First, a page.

Time: 6:30 - 8:30pm
Venue: Peston Lecture Theatre, Graduate Centre, Mile End campus, London E1 4NS
Gideon Rachman (Chief Foreign Affairs commentator for the Financial Times and winner of the 2106 Orwell Prize for political journalism) will be the respondent.
We live within borders; they define global political and economic territory, but they are everywhere in question. So too are the security and identity they are believed to have once provided. Whether coping with the migration and refugee crises at the edges of Europe or Central America, redefining Irish border controls in the wake of Brexit, managing flows of global trade and capital, or living with the exponential growth of the internet and social media, territoriality is under siege. Yet it is also aggressively defended by national leaders and so-called populists -- perhaps preeminently by Donald Trump with his plan for a walled border, renunciation of trade agreements and lurid visions of cultural assaults.
But the valence and meaning of territory has always been changing, as Professor Charles Maier has demonstrated in Once within Borders, his epic history of the struggle for political and economic space over the last 500 years. In this book, Maier explores how territory became so much more than simply space enclosed by the sovereign’s frontiers. It also emerged as the foundation for economic power and the nation-state’s mobilization of civic energies. At the same time the growth of international capitalism worked both to transcend boundaries and to appropriate exclusive national and colonial spaces. By the twentieth century territorial properties were identified as critical for geopolitical and ideological survival.
At the end of his history Maier asks whether commentators have been correct in speaking as if we were tending toward a borderless world. Instead the stakes of territory and national frontiers have established a new class frontier. Without sentimentalizing the “somewheres” versus the “anywheres” (or dismissing the “nowheres”) he argues that the new societal division between those he has termed territorialists and globalists has shattered the political parties inherited from the mid-twentieth century without providing coherent alternatives. Ultimately, territory is still with us, but does less for us. “We cannot renounce territory,” but we cannot simply restore the reassurances that earlier versions provided.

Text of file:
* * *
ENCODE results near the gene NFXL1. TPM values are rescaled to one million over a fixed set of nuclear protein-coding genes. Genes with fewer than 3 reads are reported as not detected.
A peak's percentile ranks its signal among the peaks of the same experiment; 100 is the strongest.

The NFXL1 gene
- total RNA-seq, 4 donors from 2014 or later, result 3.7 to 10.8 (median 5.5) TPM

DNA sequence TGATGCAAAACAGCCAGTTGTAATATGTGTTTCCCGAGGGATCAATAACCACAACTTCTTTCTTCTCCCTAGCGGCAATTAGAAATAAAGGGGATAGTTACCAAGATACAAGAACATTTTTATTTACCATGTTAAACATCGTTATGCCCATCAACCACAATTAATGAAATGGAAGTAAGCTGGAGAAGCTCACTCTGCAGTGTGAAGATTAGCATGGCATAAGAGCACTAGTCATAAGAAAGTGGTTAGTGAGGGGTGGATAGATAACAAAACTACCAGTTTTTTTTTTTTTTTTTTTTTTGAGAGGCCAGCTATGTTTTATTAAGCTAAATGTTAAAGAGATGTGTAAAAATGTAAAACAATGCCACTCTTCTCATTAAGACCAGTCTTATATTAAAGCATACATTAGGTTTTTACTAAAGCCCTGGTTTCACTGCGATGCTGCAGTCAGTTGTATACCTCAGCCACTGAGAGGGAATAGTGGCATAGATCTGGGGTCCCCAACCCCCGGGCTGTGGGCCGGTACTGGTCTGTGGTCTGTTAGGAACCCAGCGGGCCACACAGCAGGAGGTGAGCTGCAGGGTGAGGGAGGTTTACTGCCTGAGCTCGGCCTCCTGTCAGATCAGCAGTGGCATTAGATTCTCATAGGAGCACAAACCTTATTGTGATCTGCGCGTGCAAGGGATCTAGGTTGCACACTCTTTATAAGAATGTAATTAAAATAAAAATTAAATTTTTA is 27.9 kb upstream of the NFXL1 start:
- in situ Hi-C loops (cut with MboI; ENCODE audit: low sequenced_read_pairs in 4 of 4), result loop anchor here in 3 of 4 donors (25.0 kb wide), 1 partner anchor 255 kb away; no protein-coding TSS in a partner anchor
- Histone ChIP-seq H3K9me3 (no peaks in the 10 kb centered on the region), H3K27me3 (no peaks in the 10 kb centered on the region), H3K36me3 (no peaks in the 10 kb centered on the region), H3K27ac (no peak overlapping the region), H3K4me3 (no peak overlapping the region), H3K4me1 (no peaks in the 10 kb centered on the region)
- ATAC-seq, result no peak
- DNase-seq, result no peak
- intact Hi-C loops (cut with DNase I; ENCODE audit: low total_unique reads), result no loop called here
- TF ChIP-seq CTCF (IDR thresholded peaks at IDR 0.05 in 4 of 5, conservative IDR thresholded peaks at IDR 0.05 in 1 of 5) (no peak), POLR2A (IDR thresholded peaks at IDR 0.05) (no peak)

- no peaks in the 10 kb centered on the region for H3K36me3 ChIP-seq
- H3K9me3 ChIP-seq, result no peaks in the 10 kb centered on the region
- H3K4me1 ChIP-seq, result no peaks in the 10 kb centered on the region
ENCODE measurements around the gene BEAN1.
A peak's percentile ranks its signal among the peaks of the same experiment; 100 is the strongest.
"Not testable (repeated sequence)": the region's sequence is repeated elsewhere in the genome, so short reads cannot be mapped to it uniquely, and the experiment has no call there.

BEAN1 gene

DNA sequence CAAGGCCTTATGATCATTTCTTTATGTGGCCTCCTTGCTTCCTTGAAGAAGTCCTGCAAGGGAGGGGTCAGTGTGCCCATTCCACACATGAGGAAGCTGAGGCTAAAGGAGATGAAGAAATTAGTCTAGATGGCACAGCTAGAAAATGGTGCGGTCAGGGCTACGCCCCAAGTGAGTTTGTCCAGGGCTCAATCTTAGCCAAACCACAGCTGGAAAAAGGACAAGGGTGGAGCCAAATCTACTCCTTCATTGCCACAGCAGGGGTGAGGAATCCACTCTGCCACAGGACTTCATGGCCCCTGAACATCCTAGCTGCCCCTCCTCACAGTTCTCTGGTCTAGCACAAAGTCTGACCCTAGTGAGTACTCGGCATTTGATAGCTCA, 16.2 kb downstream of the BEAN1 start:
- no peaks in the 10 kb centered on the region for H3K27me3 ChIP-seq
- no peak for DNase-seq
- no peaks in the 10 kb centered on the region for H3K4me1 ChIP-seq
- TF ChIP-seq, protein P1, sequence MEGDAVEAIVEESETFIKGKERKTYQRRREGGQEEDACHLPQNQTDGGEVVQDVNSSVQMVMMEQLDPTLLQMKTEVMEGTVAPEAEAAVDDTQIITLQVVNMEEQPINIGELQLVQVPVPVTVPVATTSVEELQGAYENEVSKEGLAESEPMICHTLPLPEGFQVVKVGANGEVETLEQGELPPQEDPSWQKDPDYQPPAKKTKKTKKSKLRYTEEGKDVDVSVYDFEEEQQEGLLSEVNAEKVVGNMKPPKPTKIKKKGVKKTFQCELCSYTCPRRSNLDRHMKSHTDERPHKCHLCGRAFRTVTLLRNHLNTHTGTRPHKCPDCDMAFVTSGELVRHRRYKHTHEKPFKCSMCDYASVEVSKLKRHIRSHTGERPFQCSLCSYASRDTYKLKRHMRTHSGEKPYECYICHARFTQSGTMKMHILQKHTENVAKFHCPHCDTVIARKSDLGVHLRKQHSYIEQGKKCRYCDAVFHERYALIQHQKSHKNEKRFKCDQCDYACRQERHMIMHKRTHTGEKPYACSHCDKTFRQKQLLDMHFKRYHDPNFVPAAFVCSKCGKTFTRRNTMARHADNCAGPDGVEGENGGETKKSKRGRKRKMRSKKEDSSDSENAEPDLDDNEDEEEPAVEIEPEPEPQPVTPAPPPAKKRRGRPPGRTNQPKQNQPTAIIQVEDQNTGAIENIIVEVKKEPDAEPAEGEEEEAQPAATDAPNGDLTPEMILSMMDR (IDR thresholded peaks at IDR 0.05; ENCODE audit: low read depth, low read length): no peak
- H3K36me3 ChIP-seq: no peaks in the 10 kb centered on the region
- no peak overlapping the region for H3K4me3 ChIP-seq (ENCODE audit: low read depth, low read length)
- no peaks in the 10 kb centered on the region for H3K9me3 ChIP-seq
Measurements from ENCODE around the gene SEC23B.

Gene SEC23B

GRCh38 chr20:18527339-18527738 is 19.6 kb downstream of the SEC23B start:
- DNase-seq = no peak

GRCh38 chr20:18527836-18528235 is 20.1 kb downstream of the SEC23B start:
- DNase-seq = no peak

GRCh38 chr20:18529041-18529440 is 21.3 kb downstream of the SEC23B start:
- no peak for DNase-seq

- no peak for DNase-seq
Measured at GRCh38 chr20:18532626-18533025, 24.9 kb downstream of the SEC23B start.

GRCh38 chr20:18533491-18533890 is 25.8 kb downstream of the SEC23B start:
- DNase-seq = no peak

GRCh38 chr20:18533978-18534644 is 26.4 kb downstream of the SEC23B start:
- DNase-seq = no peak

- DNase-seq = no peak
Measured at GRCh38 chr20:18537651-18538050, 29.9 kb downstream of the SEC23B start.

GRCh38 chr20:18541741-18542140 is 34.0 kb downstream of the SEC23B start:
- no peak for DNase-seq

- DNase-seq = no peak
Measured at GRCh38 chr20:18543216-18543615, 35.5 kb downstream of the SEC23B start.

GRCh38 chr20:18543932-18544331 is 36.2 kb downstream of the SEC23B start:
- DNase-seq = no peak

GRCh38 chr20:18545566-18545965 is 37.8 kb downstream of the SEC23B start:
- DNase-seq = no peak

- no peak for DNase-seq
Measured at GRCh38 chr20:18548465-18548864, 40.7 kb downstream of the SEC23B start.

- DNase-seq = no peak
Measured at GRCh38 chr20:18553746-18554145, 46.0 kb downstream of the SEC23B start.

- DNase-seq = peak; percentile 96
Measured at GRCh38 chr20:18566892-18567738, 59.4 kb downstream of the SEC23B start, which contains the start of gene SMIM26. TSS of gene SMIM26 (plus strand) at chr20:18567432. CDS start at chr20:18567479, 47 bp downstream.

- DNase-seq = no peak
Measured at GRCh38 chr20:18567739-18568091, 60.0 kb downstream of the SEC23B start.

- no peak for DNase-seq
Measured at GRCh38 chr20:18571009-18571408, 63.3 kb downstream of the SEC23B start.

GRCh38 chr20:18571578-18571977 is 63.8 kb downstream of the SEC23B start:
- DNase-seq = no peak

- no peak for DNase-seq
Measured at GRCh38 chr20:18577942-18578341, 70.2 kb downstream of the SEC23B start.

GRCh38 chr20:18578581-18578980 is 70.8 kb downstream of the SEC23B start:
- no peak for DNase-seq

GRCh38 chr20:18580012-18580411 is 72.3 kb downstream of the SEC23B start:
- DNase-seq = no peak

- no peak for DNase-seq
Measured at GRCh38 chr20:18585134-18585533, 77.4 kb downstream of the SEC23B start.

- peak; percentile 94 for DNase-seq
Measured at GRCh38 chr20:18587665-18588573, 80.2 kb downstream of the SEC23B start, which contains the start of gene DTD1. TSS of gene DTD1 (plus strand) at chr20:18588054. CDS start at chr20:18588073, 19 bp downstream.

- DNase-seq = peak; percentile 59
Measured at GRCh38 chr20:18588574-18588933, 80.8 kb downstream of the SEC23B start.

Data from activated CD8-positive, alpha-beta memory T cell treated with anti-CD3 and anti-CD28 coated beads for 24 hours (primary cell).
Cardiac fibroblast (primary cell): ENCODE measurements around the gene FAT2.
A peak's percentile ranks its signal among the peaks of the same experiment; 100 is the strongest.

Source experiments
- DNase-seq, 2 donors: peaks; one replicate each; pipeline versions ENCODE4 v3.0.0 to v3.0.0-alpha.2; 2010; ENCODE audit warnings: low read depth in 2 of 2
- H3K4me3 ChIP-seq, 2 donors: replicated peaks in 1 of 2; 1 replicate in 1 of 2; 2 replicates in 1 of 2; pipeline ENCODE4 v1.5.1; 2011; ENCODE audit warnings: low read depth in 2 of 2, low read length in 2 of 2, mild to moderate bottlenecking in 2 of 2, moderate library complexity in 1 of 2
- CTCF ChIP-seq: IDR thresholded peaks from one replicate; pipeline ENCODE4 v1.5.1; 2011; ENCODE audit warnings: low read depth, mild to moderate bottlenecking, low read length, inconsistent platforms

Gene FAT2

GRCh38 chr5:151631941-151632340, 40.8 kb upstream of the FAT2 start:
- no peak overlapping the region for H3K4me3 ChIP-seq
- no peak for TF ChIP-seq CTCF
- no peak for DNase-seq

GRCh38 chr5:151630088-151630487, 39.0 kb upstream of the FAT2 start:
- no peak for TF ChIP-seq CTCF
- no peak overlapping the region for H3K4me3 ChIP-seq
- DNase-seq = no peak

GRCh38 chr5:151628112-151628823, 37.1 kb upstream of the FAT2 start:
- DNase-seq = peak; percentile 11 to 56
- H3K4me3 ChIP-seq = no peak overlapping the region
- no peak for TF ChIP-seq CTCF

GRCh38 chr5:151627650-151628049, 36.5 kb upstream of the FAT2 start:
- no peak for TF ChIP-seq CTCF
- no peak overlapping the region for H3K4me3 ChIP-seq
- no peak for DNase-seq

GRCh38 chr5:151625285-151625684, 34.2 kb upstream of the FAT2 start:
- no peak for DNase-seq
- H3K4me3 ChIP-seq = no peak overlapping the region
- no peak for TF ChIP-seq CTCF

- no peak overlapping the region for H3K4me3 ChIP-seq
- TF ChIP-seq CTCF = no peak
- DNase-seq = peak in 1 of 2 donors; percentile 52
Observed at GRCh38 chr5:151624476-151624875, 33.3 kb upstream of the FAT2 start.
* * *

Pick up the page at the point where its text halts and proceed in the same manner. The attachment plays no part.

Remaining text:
This lecture will explore these ideas and promises to be a challenging intervention by one of the leading historians of our time.
The lecture will be followed by a drinks reception.
Charles Maier is Leverett Saltonstall Professor of History in the Department of History at Harvard. He teaches European and international history at Harvard University. Maier served as the director of the Center for European Studies at Harvard, 1994-2001, and currently co-directs (with Sven Beckert) the Weatherhead Initiative in Global History. He taught at Duke University 1976-81 and has also held various visiting professorships in Europe. He is a member of the Council on Foreign Relations and the American Academy of Arts and Sciences, and is a recipient of a John Simon Guggenheim Memorial Fellowship, an Alexander von Humboldt research prize fellowship, the Cross of Honor of the German Federal Republic, and the Cross of Honor for Science and Art, first class, of the Republic of Austria.
Professor Maier is visiting Queen Mary University of London as part of its Institute for Humanities and Social Sciences Distinguished Visiting Fellowship programme.